Our hesitance to do the trip eventually gave way to our Bolivian friends insistence that we do it. Here the age old saying, “you get what you pay for” becomes relevant. We were not interested in paying a lot of money to do the trip. As far as we could tell, tour agencies offered the trip for anywhere from 30 to 60 dollars. Sixty dollars got you the world famous New Zealander-owned Gravity Tours, a name we couldn’t avoid hearing from gringos in La Paz while 30 bucks got you the same trip with a little less prestige and a lot more risk. At the time all I thought was “same trip half the price!” I’d have to be a sucker not to do it. Nonetheless we did a little research and settled on one of the 30 dollar agencies, a company that a friend of a friend had actually recommended. Still, being the cheapskates we are, before booking the trip we talked the agency into dropping the price if we skipped the otherwise included breakfast and lunch. 210 bolivianos per person. Not bad.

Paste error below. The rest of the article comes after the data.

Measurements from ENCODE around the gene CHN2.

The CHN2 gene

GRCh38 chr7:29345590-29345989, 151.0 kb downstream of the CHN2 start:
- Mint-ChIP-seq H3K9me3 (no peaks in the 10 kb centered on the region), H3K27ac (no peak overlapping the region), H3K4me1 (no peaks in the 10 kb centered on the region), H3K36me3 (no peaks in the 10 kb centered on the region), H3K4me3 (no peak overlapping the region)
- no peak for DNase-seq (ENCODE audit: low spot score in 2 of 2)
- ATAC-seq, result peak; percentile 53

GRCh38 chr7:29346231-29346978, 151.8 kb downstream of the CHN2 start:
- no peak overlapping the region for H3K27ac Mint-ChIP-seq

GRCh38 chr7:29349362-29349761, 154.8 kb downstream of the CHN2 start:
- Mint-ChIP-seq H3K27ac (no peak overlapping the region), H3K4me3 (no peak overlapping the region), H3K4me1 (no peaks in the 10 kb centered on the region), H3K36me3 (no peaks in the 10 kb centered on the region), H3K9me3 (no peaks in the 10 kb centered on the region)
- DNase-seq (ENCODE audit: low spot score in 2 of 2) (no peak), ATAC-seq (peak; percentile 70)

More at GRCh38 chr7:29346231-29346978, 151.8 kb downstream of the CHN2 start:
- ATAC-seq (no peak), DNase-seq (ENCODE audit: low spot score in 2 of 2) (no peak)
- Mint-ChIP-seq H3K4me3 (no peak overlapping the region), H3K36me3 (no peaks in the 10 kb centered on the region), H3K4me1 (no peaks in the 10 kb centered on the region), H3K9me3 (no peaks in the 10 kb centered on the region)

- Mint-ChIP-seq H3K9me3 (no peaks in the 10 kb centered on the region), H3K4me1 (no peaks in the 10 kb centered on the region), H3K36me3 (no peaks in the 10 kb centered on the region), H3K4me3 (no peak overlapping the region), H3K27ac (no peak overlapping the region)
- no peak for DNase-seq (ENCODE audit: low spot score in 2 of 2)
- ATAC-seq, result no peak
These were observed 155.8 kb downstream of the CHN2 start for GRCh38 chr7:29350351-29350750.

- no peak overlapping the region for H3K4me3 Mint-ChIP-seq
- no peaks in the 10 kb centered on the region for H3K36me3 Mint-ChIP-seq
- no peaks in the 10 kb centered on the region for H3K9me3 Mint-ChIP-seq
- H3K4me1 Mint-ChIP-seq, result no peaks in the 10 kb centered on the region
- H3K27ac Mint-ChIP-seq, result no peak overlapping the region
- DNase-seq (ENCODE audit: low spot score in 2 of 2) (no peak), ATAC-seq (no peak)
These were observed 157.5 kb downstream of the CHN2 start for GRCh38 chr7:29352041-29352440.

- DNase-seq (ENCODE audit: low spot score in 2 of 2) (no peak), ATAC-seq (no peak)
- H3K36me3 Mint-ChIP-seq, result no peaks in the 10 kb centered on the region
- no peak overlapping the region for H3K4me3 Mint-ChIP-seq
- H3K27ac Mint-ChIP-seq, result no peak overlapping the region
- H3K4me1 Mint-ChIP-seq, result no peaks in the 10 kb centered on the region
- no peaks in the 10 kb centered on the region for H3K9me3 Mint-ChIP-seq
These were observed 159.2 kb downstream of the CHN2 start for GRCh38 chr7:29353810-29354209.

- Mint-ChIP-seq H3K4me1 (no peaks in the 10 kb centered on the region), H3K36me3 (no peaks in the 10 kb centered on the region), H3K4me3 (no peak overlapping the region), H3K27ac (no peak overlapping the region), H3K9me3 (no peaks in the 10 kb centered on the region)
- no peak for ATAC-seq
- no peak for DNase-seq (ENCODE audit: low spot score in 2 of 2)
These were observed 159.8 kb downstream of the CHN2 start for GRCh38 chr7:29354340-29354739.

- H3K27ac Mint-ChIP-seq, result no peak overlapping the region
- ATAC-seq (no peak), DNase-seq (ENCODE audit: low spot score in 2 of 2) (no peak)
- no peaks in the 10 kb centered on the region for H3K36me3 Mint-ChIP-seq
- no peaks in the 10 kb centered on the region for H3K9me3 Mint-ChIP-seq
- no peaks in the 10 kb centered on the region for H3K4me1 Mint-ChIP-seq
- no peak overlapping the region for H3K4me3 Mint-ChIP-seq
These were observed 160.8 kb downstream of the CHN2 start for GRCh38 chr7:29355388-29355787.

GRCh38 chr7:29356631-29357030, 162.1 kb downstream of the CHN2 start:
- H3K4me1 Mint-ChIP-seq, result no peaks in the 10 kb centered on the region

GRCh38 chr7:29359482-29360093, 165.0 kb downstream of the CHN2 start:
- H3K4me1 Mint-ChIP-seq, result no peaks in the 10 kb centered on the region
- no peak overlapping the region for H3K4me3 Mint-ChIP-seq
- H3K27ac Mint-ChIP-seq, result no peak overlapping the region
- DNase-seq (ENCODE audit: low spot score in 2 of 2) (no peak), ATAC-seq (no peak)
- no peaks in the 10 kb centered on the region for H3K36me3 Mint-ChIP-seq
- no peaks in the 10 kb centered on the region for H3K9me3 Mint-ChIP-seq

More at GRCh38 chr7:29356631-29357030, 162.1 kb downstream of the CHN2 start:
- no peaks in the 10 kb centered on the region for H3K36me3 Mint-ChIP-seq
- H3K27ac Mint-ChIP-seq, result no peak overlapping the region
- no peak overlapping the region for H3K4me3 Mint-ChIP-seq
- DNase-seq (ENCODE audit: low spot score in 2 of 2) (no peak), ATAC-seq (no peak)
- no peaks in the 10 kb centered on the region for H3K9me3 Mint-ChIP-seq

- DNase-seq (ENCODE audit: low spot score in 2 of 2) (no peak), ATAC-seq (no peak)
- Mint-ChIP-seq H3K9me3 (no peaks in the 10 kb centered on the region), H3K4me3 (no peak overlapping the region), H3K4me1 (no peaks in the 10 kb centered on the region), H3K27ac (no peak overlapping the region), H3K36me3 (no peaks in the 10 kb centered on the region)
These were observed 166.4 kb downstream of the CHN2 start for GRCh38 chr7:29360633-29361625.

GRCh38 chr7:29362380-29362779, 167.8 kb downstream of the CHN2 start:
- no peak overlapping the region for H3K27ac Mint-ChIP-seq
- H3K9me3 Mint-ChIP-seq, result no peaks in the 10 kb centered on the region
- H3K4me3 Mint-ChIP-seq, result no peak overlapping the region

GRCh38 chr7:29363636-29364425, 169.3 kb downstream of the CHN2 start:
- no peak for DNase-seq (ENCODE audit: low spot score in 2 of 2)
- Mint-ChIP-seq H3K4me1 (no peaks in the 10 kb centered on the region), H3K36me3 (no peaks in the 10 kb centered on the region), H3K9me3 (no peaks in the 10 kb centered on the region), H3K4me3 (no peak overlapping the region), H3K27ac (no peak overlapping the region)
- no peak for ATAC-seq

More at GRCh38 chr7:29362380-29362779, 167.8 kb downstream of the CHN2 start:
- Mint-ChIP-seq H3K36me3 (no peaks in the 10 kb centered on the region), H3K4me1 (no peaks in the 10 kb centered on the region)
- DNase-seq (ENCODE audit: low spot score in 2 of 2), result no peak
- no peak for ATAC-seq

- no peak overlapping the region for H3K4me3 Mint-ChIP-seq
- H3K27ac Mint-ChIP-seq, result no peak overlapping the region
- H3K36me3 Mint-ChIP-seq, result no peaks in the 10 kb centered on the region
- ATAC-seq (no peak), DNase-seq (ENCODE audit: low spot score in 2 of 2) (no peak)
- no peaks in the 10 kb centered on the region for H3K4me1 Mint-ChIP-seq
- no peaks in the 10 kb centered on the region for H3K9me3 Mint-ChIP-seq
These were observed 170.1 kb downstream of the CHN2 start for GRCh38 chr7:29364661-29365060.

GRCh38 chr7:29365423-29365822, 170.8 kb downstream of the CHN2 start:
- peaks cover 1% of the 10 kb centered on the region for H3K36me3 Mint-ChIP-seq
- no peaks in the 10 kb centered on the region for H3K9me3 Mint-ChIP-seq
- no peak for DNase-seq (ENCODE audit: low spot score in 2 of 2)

We showed up at the agency in the morning to find a huge 15 seater Dodge van waiting for us along with the manager/driver, two young guides, two Canadians, and a group of about eight young Irish men and women. The trip itself was a lot less noteworthy than what followed afterwards so I’ll make it easy and give some highlights in short declarative sentences.
–We had some hilarious banter with the Irish. The mountain bikes had disc brakes but were not well maintained. It was raining for the first half of the ride. We started at 12,000 feet in the mountains and ended in a jungle valley. The scenery was incredible. The road dropped off into sheer cliffs hundreds of feet down. One Irish kid almost went over the edge. Another’s brakes went out. I went really fast. Caitlin, not so much. It was all downhill. At the bottom we celebrated, next to a group from Gravity Tours. Great trip, half the price. In Coroico we went to a hotel. We took showers, ate lunch, and went swimming. It was hot.